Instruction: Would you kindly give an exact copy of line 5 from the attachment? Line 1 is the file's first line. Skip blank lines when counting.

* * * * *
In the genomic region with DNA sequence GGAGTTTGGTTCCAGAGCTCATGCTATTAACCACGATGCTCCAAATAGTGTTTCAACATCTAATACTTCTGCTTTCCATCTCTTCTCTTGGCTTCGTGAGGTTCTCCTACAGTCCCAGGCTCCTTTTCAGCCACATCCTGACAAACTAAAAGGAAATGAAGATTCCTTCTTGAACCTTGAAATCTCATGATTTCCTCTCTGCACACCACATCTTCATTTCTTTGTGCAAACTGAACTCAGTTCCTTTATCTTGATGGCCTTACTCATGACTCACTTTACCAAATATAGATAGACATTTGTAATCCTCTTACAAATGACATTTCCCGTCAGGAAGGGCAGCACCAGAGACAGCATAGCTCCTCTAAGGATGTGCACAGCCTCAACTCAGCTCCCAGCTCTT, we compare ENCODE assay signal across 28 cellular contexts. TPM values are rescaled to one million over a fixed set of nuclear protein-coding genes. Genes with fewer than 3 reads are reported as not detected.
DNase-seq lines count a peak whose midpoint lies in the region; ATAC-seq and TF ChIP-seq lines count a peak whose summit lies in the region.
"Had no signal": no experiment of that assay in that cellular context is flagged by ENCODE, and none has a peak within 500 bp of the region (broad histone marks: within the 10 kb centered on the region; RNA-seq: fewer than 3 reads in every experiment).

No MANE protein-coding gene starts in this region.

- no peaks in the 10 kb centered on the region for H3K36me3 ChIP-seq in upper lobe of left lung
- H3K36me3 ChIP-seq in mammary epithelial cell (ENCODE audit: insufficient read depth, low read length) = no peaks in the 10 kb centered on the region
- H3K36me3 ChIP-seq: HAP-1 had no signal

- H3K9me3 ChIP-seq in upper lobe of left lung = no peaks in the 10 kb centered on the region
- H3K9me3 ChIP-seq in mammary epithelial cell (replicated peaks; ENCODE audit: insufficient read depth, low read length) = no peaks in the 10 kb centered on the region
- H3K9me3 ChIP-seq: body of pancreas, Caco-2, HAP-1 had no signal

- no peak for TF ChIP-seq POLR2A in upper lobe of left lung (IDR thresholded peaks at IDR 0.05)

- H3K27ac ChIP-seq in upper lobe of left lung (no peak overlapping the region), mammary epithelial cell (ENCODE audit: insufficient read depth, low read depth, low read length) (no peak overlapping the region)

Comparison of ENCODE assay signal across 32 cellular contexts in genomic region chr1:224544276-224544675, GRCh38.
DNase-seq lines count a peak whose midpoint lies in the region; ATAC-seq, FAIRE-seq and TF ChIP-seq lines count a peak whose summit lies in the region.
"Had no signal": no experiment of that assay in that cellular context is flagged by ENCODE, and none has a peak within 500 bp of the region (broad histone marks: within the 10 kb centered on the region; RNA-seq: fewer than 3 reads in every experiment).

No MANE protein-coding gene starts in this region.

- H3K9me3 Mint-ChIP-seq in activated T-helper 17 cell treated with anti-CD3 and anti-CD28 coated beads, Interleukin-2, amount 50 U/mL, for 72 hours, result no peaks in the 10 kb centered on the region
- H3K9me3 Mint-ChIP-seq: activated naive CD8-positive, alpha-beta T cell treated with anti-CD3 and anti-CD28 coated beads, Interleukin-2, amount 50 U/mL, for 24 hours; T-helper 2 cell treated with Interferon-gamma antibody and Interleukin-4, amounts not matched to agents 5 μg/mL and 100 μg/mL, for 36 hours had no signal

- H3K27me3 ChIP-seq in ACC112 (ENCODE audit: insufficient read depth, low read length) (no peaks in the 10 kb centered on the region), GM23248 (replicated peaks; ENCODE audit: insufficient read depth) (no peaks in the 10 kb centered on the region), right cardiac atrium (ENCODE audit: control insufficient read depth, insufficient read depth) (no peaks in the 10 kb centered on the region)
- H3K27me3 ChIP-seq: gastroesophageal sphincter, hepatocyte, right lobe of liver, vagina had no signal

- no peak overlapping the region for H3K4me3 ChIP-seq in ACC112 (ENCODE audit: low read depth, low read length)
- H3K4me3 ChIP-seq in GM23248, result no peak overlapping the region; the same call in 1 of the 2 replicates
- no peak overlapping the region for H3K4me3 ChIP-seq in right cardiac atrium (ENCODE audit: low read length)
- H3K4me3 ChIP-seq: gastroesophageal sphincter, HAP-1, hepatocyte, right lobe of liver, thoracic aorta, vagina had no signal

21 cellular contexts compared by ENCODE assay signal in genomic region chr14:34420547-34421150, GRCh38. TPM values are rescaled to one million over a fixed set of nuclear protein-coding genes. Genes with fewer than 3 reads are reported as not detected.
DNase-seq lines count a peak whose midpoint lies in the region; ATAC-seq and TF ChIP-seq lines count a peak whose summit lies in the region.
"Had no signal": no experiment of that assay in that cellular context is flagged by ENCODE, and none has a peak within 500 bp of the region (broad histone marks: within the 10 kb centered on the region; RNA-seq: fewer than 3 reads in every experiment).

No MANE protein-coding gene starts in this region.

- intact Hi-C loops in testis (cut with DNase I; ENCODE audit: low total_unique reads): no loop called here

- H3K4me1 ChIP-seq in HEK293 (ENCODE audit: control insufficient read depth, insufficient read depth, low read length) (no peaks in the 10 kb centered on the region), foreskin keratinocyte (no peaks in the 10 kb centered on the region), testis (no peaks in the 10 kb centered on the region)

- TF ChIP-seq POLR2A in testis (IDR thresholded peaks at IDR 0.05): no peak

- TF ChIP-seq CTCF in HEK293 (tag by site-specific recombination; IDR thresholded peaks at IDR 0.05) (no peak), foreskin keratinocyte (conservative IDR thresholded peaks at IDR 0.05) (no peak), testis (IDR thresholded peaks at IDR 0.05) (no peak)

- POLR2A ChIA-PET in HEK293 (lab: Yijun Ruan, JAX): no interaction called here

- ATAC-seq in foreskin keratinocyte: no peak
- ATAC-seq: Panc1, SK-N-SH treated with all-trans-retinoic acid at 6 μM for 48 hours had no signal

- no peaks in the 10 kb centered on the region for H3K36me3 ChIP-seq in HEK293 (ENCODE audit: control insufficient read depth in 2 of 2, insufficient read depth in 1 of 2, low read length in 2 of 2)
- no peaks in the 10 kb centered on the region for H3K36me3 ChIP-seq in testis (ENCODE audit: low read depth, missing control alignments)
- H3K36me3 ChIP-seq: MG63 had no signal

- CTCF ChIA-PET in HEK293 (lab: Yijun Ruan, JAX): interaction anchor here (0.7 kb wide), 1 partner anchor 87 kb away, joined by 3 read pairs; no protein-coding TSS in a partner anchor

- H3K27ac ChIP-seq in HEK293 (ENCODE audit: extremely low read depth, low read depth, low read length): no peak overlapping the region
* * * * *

- no peaks in the 10 kb centered on the region for H3K36me3 ChIP-seq in upper lobe of left lung